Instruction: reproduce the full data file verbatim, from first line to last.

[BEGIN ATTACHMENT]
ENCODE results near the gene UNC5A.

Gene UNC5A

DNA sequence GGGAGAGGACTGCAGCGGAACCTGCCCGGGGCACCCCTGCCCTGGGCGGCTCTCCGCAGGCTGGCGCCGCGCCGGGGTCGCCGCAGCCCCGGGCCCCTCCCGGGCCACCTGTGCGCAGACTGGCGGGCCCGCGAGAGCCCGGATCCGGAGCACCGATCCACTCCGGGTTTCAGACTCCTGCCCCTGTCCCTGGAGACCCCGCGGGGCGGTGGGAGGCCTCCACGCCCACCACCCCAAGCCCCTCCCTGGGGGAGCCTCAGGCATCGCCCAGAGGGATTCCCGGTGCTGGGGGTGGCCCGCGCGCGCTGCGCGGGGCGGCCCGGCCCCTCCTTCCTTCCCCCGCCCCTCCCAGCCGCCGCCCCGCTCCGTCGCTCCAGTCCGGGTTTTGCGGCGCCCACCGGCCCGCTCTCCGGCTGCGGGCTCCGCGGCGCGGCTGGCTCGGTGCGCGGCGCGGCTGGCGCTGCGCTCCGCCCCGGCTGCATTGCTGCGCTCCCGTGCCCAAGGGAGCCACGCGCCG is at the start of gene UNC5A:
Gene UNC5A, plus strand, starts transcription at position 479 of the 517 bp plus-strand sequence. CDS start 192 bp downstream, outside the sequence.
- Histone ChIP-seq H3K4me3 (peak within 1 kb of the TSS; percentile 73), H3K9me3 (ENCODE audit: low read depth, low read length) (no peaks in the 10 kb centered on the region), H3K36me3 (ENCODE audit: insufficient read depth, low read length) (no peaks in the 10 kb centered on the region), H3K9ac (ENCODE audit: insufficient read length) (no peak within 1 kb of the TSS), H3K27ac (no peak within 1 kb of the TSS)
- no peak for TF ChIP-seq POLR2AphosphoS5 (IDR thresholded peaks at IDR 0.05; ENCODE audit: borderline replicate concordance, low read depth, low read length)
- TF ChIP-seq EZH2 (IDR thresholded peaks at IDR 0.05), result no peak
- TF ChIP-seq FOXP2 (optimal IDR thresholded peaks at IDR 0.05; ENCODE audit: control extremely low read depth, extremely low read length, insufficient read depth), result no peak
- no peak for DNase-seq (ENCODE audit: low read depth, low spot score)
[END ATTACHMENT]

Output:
ENCODE results near the gene UNC5A.

Gene UNC5A

DNA sequence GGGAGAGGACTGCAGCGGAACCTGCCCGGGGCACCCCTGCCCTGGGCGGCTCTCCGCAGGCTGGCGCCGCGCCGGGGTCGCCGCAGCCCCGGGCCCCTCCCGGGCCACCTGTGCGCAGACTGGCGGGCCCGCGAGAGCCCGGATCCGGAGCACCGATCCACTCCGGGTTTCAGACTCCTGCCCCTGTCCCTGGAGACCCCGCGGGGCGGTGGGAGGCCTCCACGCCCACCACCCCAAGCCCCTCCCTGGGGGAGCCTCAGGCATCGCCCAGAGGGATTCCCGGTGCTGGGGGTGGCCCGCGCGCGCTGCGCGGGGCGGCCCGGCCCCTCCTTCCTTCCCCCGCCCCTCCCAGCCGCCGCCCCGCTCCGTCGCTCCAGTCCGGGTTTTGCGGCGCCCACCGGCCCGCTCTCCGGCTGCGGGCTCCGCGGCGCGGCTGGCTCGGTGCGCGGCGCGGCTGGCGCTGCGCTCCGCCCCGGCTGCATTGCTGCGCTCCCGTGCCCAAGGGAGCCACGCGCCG is at the start of gene UNC5A:
Gene UNC5A, plus strand, starts transcription at position 479 of the 517 bp plus-strand sequence. CDS start 192 bp downstream, outside the sequence.
- Histone ChIP-seq H3K4me3 (peak within 1 kb of the TSS; percentile 73), H3K9me3 (ENCODE audit: low read depth, low read length) (no peaks in the 10 kb centered on the region), H3K36me3 (ENCODE audit: insufficient read depth, low read length) (no peaks in the 10 kb centered on the region), H3K9ac (ENCODE audit: insufficient read length) (no peak within 1 kb of the TSS), H3K27ac (no peak within 1 kb of the TSS)
- no peak for TF ChIP-seq POLR2AphosphoS5 (IDR thresholded peaks at IDR 0.05; ENCODE audit: borderline replicate concordance, low read depth, low read length)
- TF ChIP-seq EZH2 (IDR thresholded peaks at IDR 0.05), result no peak
- TF ChIP-seq FOXP2 (optimal IDR thresholded peaks at IDR 0.05; ENCODE audit: control extremely low read depth, extremely low read length, insufficient read depth), result no peak
- no peak for DNase-seq (ENCODE audit: low read depth, low spot score)